Sen. Kelly Loeffler’s (R-GA) business career was supposed to be one of her key political assets when she was appointed to a vacant Senate seat in January. Instead, it’s turned into an albatross that threatens to make her both the wealthiest and the shortest-serving U.S. Senator of the Trump era.
The most visible liability stemming from Loeffler’s background in business and finance was the controversy surrounding a string of stock sales in the wake of a closed-door Senate briefing on the coronavirus in January (the FBI and Senate Ethics officials both cleared her of official wrongdoing). But in other notable ways, her time in the private sector is hamstringing Loeffler’s efforts to beat back a challenge from Republican Rep. Doug Collins in a special election in November.
The most recent example came last week, when Loeffler’s campaign began airing a television ad attacking Collins over, among other issues, his vote in the Georgia state legislature for a bill that allowed regional referenda on sales tax hikes to fund infrastructure projects. “Doug Collins only plays a conservative on TV,” the ad says.
The Collins campaign quickly shot back, noting that Loeffler herself supported the referendum that ratified the one-percent sales tax hike in the Atlanta region. “This is about sports and competition and improving the fan experience,” Loeffler, the co-owner of the WNBA’s Atlanta Dream franchise, said at the time. “There is no other option for creating jobs in this way right now.”
Collins’ campaign followed up on Monday with some additional information. According to state campaign finance records, InterContinental Exchange, the company led by Loeffler’s husband, and where she was a senior executive prior to her Senate appointment, donated $100,000 to a political committee backing the sales tax hike.
Such inconsistencies show the pitfalls for business-friendly Republicans who attempt a pivot to full Trumpian red-meat conservatism. Trump himself has, in significant ways, spurned decades of business-oriented conservative orthodoxy. A sprint to the right, and an ostentatious embrace of the president, in a competitive reelection fight has put Loeffler at odds with some of her own prior positions, taken when she had a company to run an executive role to fulfill.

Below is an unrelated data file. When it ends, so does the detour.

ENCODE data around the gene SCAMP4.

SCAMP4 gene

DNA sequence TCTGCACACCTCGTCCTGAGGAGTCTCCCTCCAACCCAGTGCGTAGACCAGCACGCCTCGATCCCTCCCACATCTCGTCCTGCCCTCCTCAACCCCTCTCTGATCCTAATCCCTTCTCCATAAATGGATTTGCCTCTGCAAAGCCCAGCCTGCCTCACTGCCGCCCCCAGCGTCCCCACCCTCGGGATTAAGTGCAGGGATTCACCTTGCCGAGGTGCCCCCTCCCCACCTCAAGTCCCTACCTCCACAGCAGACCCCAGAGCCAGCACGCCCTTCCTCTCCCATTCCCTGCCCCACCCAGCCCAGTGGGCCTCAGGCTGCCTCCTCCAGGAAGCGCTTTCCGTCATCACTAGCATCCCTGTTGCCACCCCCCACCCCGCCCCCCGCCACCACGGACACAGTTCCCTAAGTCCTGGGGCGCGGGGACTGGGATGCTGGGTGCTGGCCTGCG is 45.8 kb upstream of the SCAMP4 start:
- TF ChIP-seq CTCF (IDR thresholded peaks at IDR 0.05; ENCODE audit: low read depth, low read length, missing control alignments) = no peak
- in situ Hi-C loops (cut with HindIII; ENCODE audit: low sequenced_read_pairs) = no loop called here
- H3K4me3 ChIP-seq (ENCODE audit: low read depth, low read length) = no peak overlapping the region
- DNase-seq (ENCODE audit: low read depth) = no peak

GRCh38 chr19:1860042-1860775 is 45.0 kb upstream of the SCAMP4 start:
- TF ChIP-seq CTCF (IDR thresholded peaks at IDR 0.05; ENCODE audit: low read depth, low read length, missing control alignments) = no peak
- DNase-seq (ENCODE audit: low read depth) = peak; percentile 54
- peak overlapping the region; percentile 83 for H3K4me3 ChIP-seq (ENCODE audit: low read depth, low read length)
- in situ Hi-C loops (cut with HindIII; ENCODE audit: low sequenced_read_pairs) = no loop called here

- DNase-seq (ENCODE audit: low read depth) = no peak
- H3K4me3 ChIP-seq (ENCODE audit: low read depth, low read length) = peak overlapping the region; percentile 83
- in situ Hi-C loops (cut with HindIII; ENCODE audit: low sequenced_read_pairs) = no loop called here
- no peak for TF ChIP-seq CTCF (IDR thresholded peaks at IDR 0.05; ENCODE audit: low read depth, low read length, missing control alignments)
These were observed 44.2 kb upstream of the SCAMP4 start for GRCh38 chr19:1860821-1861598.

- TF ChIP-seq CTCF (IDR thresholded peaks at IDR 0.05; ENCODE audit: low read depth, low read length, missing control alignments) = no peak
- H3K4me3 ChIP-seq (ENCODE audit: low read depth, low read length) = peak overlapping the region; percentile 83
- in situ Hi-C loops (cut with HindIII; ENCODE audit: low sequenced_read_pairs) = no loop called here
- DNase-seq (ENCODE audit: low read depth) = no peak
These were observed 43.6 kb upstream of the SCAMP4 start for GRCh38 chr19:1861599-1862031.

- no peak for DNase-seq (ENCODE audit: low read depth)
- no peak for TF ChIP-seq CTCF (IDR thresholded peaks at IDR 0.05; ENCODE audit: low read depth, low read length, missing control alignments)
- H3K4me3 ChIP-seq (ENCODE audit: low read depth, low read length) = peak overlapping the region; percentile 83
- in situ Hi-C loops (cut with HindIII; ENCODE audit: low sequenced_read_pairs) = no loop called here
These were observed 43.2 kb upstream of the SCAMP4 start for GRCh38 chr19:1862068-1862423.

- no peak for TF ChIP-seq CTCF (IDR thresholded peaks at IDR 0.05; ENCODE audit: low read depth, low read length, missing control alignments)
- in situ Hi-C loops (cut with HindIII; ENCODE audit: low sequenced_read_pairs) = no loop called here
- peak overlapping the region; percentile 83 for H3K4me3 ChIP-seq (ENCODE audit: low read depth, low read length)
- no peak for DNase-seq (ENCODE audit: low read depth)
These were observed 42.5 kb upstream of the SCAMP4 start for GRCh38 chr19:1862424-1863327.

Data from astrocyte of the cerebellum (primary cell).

Nowhere is Loeffler’s embrace of Trump’s culture warrior style more evident than in her role as the Dream’s co-owner. In that capacity, she’s become an outspoken antagonist of recent player-led protests against racism and police violence, generally involving a spurning of the National Anthem in some form (Dream players walked off the court during the Star Spangled Banner at a recent game).
“There is no room for racism in this country. We cannot have it. But there’s an organization different from the saying, an organization called Black Lives Matter founded on Marxist principles,” Loeffler said in June. “I think it’s a really uninformed, political, reactive statement that just divides our country. And in a league that has always sought tolerance, it’s pretty shocking.”
Loeffler, who has since stood by that position and branded criticism a symptom of “cancel culture,” took a decidedly less confrontational tone on National Anthem protests shortly before her foray into politics. Just last year, when asked about U.S. women’s soccer star Megan Rapinoe’s protest at the Women’s World Cup, Loeffler sounded magnanimous.
“Everyone is entitled to their perspective,” she told the Atlanta Business Chronicle. “What makes sports so special to me is the ability to bring people of diverse backgrounds and beliefs together to try to solve challenges.”
Loeffler’s campaign didn’t respond to inquiries about her campaign trail rhetoric, and whether they felt it clashes with her past positions.
The Collins campaign, though, was happy to weigh in. “Kelly is a phony,” spokesman Dan McLagan told The Daily Beast in an email. “She was a quiet little corporate liberal who was fine with flag protests and diversity slogans until she fell behind in her Senate race. Now she’s trying to be Attila the Hun.”
“She’ll say anything to get elected,” McLagan added. “She’ll probably do a TV ad in blackface before this is all over.”